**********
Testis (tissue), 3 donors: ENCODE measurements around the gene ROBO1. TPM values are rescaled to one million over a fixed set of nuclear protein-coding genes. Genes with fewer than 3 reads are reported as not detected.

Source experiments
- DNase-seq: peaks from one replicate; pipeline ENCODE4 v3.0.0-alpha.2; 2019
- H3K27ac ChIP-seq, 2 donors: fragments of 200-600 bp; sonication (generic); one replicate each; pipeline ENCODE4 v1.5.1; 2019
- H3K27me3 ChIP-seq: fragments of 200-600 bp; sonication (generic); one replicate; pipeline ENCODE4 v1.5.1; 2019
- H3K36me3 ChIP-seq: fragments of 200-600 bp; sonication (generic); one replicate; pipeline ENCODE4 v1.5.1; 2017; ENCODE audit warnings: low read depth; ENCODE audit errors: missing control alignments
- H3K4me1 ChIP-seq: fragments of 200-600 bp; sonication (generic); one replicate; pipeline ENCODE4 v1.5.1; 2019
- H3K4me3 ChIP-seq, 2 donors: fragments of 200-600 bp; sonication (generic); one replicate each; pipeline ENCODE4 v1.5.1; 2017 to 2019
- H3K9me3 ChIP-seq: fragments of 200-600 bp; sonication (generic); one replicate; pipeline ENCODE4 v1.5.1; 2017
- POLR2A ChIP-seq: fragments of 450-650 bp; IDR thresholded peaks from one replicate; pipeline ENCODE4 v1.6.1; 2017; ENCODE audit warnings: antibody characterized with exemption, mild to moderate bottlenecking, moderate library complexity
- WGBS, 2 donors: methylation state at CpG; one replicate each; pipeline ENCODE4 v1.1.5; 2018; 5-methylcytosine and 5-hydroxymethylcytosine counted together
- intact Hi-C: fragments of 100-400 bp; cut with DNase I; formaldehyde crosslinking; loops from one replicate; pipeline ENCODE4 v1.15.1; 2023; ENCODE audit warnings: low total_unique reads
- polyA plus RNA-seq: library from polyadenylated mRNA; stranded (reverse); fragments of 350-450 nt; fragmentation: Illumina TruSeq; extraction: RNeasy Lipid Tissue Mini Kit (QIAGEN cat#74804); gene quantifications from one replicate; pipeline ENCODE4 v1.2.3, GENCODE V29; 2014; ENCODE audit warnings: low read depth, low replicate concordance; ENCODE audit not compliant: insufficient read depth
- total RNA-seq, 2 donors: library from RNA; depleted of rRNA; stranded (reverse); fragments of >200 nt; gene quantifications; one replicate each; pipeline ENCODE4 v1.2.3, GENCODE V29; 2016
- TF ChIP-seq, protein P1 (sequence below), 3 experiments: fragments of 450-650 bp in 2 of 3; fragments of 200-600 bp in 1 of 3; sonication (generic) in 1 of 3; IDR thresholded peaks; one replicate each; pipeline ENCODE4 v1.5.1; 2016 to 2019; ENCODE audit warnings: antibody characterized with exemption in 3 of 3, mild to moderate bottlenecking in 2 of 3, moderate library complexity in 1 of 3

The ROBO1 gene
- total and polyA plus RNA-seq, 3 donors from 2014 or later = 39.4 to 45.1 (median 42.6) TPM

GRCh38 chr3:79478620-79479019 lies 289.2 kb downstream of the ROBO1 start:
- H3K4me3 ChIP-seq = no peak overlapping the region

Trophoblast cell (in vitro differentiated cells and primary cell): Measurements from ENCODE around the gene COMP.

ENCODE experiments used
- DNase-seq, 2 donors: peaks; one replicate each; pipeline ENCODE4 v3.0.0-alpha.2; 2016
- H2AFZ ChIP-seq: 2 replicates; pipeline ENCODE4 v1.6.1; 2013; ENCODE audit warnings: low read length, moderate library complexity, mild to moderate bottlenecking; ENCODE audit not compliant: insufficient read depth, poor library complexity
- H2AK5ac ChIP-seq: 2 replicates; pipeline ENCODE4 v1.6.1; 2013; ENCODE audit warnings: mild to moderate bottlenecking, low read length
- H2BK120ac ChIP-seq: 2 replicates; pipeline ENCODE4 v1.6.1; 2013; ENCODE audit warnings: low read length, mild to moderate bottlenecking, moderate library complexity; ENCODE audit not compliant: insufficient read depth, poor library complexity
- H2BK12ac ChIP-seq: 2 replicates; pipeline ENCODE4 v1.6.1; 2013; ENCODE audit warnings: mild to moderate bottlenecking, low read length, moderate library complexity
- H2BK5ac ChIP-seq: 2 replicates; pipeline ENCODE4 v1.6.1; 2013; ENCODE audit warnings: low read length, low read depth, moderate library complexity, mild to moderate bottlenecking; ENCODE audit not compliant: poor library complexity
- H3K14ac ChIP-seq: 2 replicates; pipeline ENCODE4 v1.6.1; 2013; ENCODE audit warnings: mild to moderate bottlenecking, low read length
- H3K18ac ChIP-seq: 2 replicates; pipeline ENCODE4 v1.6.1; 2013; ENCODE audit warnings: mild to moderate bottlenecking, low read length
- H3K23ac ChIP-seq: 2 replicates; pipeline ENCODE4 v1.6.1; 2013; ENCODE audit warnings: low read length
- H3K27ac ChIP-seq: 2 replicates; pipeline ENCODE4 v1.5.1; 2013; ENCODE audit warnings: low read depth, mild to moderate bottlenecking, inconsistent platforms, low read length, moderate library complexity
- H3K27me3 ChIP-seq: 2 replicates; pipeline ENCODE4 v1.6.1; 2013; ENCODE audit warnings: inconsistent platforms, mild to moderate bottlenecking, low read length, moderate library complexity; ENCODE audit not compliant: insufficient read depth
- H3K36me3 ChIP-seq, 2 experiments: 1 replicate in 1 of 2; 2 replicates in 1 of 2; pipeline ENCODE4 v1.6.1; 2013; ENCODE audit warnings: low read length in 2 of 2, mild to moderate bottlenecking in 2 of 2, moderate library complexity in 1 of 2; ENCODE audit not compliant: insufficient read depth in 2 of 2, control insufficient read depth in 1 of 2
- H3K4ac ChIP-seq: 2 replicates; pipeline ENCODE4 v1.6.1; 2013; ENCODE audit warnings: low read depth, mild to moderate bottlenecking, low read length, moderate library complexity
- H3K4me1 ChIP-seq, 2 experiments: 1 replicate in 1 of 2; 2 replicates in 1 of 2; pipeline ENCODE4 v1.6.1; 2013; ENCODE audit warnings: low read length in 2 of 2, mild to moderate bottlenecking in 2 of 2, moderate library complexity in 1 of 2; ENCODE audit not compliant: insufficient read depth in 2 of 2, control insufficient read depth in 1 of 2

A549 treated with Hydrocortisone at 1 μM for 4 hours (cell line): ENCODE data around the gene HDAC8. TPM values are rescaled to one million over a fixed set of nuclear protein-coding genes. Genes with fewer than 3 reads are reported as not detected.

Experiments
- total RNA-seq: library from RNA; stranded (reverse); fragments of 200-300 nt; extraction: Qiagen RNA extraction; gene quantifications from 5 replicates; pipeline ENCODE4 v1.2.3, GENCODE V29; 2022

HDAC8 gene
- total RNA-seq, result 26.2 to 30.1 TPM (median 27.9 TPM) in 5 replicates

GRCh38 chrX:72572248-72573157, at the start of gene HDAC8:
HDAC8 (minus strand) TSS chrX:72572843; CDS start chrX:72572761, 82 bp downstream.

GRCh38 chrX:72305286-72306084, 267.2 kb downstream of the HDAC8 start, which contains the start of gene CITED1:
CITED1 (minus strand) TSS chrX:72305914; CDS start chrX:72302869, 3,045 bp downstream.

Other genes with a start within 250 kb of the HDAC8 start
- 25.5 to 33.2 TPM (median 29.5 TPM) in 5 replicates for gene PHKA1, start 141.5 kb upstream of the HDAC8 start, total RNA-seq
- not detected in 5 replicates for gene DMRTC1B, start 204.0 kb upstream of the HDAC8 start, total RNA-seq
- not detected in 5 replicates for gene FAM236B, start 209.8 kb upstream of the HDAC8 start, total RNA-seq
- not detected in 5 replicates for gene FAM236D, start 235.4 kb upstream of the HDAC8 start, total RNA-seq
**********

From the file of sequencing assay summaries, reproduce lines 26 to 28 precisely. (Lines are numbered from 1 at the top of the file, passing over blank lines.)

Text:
- H2BK12ac ChIP-seq: 2 replicates; pipeline ENCODE4 v1.6.1; 2013; ENCODE audit warnings: mild to moderate bottlenecking, low read length, moderate library complexity
- H2BK5ac ChIP-seq: 2 replicates; pipeline ENCODE4 v1.6.1; 2013; ENCODE audit warnings: low read length, low read depth, moderate library complexity, mild to moderate bottlenecking; ENCODE audit not compliant: poor library complexity
- H3K14ac ChIP-seq: 2 replicates; pipeline ENCODE4 v1.6.1; 2013; ENCODE audit warnings: mild to moderate bottlenecking, low read length